One ring with two approaches to value
Consider the halo diamond engagement ring, which depending on where and how it was made, requires different approaches to value. Among bridal trends, the halo ring is incredibly popular, and subject to your client’s preferences, may be sourced one of two ways.
The first is to commission a custom design job with a local jeweller. The ring may be designed and fabricated from a wax model and casting, or it may have been constructed entirely by hand. In either case, the cost to produce the ring as a ‘one-off’ piece is significantly more. Costs include the time spent communicating with the client, creating variations of the design via CAD or hand drawings, producing a wax model for client approval, and sometimes even a cast silver model. Beyond those factors, the jeweller also includes the cost of local casting, labour, and stone setting. If my client has commissioned a custom-made halo ring, the cost approach to value is the appropriate method of valuation. Sometimes a client can produce documentation, including renderings, diamond quality, type of fabrication, and quality of finish, which all affect the cost to reproduce the ring. When necessary (and with the client’s permission) I may contact the local vendor or workshop to discuss their methods and pricing.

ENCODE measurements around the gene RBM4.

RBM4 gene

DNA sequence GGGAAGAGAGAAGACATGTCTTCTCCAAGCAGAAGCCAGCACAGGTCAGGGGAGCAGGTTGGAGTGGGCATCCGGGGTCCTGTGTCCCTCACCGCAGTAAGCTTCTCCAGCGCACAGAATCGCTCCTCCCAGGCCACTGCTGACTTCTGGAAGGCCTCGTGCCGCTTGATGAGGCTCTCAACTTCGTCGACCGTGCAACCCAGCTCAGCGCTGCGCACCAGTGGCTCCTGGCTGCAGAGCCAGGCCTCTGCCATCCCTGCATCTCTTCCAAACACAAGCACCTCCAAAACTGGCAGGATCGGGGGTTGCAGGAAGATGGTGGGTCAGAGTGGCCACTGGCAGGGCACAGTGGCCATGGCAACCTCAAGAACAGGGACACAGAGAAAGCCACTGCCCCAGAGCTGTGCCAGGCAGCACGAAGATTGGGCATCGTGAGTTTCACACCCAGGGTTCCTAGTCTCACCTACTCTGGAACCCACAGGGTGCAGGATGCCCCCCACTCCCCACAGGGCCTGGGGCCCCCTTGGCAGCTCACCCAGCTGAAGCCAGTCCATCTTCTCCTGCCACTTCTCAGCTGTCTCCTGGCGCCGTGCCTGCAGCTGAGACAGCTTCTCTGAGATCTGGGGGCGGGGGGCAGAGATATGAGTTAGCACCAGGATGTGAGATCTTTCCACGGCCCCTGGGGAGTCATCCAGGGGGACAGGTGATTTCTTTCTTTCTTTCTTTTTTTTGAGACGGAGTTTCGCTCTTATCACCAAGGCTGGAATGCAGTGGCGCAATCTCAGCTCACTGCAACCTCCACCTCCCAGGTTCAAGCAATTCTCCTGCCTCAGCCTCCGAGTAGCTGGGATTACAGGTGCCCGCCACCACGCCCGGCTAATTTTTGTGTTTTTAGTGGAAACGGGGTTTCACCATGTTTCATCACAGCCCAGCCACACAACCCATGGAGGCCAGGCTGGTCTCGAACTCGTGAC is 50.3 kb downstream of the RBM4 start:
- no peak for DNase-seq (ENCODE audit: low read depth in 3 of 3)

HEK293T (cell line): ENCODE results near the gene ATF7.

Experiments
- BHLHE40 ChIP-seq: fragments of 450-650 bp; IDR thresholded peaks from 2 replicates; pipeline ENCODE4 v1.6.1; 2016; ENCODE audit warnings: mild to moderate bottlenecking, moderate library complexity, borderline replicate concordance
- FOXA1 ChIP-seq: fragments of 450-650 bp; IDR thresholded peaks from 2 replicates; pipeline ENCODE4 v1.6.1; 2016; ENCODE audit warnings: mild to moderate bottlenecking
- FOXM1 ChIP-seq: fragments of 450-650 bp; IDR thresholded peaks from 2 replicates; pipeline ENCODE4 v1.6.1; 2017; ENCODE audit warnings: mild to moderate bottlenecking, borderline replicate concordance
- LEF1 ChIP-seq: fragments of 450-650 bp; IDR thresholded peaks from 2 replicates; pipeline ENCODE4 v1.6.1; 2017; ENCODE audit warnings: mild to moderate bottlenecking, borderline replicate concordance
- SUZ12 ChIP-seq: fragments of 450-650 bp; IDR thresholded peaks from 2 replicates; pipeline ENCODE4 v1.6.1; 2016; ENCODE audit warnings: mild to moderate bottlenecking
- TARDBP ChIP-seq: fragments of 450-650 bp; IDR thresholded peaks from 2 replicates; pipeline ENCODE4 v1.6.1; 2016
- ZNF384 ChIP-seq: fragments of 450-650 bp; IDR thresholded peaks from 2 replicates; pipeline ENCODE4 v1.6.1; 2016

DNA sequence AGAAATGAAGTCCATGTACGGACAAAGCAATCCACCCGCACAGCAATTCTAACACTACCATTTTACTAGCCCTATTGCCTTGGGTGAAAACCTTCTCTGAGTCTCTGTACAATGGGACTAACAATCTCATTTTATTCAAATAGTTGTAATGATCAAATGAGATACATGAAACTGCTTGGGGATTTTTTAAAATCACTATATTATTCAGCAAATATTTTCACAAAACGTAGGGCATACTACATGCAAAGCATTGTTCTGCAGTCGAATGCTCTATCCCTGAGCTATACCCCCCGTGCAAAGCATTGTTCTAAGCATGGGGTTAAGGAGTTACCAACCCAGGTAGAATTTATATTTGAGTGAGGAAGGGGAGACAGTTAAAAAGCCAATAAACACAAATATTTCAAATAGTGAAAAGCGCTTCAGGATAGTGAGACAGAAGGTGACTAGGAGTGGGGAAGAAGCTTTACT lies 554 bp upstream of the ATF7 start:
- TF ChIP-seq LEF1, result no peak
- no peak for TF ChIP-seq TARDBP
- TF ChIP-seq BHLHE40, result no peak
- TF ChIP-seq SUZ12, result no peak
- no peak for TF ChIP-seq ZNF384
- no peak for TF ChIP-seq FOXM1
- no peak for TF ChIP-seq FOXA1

Meanwhile, a very similar halo design ring is being mass-produced locally or overseas, its melee diamonds set by hand after the ring is cast and polished. Alternatively, the melee diamonds may have been cast in-situ (i.e. set in the wax model and cast in place). This significantly reduces the setting costs, but can also impact the quality of finish and condition of the melee diamonds. By that I mean the melee can shift during casting, which means the beads do not completely set over the diamond. As a result, the settings can be loose and the raised beads can catch on clothing. The casting process can also scorch or chip melee. The quality of the mass-produced ring can vary greatly, depending on production methods, skill, and quality control. Needless to say, quality of finish (or lack thereof) is a value characteristic appraisers must consider when arriving at a replacement value. In my personal research, I have found mass-produced halo design semi-mounts can vary significantly in cost, relative to their quality and finish. Before deciding on replacement value, I use the market data to find halo design rings of similar design and quality.